venus: Venus mission aims to have unique outcome: Isro chief Somanath | India News

BENGALURU: Isro, which has on its drawing board an orbiter mission to Venus, is working on achieving a unique outcome so as to justify it to the nation, chairman S Somanath said on Wednesday.
At the inaugural of the National Meet on Venus Science, Somanath said that while the mission to study the planet, largely mysterious despite several science missions by space-faring nations, was justifiable to the fraternity, the aim is to have a unique outcome.
Isro and a host of academic institutions on Wednesday discussed various science questions revolving around Venus and the space agency is expected to continue dialogues before firming up the mission plan. Given the budgetary and resources constraint, Somanath said it was essential to convince decision-makers the use space science missions have for the nation.
“The mission can be done very quickly, there is capability for that. But today, we are looking at what contributions the mission makes. We’ll review what we’ve done and what can be added, look at whether we are simply repeating what’s already been done just to validate that even we can do it or whether it can achieve something unique. Unique outcomes like Chandrayaan, Mars Orbiter Mission (MOM) and Astrosat are needed for science missions,” Somanath said.
He pointed out that given the budgetary and resources constraint give rise to conflicting requirements for planning. “A mission like this is expensive. We need to dedicate a launch vehicle, build a spacecraft and engage a lot of human resources. There’s huge investment and it is, therefore, important to prove to decision makers why the mission is important,” Somanath said.
Reiterating that while even just doing the science part of the mission “is progress”, he said unique outcomes would make the mission more convincing. “It is important that we not only cater to the scientists’ inner desire to learn, but it must also prove useful for the country. So the benefits of learning about Venus must be made known to the country, we need to help create a new talent pool and sustain them,” he added.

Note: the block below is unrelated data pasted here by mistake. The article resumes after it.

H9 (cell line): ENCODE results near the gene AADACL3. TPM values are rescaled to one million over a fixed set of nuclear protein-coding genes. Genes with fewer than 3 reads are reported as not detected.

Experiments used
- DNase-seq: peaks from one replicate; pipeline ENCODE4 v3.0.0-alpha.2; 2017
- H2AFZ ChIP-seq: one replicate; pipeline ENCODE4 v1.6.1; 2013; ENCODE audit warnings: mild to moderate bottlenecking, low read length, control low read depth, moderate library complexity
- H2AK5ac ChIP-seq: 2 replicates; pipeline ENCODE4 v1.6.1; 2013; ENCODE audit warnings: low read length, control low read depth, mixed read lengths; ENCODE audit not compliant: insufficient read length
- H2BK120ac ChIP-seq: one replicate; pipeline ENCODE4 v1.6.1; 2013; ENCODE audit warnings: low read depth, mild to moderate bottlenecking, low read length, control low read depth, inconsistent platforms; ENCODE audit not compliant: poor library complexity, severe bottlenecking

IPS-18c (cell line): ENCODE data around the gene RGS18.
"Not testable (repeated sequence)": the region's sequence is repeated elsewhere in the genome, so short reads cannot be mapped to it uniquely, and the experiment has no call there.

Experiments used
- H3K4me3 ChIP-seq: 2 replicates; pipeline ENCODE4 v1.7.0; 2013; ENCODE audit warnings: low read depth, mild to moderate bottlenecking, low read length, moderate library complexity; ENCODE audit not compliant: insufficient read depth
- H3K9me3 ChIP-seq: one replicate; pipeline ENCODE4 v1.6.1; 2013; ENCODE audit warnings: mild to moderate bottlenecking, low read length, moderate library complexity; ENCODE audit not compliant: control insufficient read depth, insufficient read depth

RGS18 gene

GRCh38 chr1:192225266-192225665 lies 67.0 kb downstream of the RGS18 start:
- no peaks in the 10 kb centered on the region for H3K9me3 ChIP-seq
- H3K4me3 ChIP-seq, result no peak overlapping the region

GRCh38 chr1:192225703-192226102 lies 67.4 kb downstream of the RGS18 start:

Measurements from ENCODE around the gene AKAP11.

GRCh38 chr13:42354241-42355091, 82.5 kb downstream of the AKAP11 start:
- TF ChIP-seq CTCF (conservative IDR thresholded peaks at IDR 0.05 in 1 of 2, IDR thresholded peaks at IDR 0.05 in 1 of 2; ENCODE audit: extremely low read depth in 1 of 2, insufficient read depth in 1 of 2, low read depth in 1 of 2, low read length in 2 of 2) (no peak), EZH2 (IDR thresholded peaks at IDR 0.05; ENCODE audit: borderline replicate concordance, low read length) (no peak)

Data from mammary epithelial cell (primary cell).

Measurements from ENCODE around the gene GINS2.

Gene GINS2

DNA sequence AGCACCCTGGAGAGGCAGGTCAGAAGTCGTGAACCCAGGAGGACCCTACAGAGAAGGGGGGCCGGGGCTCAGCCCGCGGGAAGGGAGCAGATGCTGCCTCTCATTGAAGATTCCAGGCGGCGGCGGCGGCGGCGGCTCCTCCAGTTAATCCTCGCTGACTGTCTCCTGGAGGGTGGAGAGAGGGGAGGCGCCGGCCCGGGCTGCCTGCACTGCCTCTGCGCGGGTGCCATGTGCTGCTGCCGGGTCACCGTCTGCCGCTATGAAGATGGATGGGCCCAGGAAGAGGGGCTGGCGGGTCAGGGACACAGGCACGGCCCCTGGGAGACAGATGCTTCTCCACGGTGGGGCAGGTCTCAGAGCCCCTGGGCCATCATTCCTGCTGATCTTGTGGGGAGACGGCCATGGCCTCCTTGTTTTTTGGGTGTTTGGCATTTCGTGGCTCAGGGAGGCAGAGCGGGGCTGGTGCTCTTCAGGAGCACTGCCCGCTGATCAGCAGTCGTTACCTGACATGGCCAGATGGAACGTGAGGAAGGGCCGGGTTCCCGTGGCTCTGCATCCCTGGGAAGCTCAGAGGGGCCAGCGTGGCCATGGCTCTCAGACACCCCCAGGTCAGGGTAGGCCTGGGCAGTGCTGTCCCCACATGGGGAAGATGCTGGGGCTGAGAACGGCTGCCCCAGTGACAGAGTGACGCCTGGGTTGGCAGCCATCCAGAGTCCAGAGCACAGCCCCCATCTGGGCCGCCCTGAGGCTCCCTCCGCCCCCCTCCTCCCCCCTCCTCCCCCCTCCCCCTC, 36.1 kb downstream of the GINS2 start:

mission plan
As per initial plans, Isro’s spacecraft is expected to be injected into a 500km×60,000km orbit around Venus, which will be reduced to 300×300km science orbit via aerobraking, which may take 100 to 150 orbits around Venus, that is six to eight months here, as per Nigar Shaji, the study director of the proposed mission.
While Nigar reiterated some plans, including the mission phases: Earth-bound and trans-Venus phase; Earth-to-Venus transfer, heliocentric phase (including trajectory correction manoeuvres); Venus orbit insertion; aerobraking phase and the Venus science orbit phase.
She also elaborated on the various challenges the space agency would have to overcome during each of these phases.
T Maria Antonita from Isro Space Science Program Office, elaborated on the various objectives of the mission, which can be put under three broad categories each of which have further sub-objectives.
The key objectives are: Investigation of surface process and shallow subsurface stratigraphy; study of the structure, composition and dynamics of the atmosphere and the third, investigation of Solar wind interaction with Venusian ionosphere.
Under these, Isro will study active volcanism, occurrence of lightning, craters, presence of Oxygen, Venus’ geology, etc.

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